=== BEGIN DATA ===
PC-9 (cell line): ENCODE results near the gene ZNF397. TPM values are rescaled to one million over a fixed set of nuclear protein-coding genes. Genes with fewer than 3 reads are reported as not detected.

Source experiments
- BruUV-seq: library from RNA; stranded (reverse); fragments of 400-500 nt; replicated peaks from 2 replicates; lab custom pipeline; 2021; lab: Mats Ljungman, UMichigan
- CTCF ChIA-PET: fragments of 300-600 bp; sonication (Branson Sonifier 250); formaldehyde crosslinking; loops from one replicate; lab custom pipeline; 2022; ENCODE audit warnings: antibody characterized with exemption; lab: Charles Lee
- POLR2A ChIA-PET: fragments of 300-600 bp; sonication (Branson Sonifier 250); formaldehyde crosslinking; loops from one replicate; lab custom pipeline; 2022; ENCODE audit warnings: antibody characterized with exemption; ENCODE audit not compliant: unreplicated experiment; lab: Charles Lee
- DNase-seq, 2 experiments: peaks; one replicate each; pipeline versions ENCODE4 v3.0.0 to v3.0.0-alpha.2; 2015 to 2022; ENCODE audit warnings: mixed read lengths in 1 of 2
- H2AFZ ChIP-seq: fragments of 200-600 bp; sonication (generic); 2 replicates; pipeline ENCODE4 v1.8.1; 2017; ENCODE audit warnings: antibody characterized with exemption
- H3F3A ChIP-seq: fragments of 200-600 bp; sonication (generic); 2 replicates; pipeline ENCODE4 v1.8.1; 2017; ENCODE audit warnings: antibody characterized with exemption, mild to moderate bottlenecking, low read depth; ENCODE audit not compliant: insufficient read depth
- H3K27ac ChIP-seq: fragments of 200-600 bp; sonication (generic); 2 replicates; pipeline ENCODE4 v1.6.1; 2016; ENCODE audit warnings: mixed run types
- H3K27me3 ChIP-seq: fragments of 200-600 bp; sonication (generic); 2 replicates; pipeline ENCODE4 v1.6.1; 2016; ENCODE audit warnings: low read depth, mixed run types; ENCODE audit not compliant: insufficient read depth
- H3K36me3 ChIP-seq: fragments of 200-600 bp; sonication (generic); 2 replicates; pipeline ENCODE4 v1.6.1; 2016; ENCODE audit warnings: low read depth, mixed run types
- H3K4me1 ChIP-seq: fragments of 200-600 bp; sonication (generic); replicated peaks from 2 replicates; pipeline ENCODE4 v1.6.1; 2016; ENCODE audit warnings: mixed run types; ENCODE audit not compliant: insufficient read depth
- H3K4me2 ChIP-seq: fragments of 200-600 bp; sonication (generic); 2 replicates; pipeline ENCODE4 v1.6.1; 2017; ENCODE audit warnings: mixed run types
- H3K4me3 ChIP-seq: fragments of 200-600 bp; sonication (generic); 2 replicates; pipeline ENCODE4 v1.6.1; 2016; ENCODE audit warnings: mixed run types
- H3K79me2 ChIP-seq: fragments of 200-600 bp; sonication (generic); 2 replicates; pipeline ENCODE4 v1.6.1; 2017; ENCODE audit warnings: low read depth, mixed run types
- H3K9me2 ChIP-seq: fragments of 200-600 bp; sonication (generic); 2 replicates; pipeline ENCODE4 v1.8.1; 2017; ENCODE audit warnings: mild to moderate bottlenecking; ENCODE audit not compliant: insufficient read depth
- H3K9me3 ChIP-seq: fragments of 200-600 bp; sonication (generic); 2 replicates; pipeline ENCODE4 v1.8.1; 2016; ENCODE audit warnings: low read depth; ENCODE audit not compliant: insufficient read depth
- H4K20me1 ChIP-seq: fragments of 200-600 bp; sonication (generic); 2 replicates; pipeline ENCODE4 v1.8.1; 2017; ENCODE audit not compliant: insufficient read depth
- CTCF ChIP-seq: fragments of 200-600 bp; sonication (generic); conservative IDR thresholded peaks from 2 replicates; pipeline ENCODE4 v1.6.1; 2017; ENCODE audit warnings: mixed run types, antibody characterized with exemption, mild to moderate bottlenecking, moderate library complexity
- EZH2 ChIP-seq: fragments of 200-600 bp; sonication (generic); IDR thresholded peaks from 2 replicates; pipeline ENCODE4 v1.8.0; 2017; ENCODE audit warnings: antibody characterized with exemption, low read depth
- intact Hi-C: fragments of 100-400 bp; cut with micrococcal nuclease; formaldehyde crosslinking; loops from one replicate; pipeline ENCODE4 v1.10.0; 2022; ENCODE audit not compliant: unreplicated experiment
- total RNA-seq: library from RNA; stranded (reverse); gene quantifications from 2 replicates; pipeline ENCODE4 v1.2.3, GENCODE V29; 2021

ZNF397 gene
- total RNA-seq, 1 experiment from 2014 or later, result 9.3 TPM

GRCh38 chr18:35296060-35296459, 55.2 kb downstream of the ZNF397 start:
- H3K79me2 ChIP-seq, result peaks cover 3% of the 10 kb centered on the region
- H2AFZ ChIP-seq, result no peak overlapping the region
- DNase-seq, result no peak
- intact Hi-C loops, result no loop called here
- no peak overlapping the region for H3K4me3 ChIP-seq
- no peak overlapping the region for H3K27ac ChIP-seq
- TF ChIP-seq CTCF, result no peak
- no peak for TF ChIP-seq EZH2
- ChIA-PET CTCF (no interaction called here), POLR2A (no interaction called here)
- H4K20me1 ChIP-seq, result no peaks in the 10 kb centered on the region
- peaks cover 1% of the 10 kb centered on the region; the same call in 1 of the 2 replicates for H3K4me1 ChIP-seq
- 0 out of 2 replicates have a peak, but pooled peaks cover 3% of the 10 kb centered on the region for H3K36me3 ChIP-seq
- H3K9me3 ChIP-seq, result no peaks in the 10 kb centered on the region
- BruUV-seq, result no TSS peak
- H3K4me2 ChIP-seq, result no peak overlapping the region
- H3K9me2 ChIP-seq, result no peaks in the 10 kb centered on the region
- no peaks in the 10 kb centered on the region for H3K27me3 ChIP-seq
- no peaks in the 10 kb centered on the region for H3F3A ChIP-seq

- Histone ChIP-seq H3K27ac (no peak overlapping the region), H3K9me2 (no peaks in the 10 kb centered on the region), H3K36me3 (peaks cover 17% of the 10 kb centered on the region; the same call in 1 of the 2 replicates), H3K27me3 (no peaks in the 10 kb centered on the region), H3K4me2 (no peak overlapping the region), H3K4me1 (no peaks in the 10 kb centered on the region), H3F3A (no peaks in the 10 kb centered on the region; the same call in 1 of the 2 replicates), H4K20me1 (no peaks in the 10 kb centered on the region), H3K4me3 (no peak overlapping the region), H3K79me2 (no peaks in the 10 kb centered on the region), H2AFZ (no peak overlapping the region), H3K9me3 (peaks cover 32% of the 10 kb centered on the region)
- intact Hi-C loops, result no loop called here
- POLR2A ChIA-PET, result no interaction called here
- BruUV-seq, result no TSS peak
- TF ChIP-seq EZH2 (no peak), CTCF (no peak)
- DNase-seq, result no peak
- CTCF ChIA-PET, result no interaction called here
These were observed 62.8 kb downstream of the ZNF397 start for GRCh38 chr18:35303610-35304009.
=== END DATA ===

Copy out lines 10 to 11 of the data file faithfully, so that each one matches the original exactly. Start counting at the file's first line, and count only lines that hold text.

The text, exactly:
- H3K27me3 ChIP-seq: fragments of 200-600 bp; sonication (generic); 2 replicates; pipeline ENCODE4 v1.6.1; 2016; ENCODE audit warnings: low read depth, mixed run types; ENCODE audit not compliant: insufficient read depth
- H3K36me3 ChIP-seq: fragments of 200-600 bp; sonication (generic); 2 replicates; pipeline ENCODE4 v1.6.1; 2016; ENCODE audit warnings: low read depth, mixed run types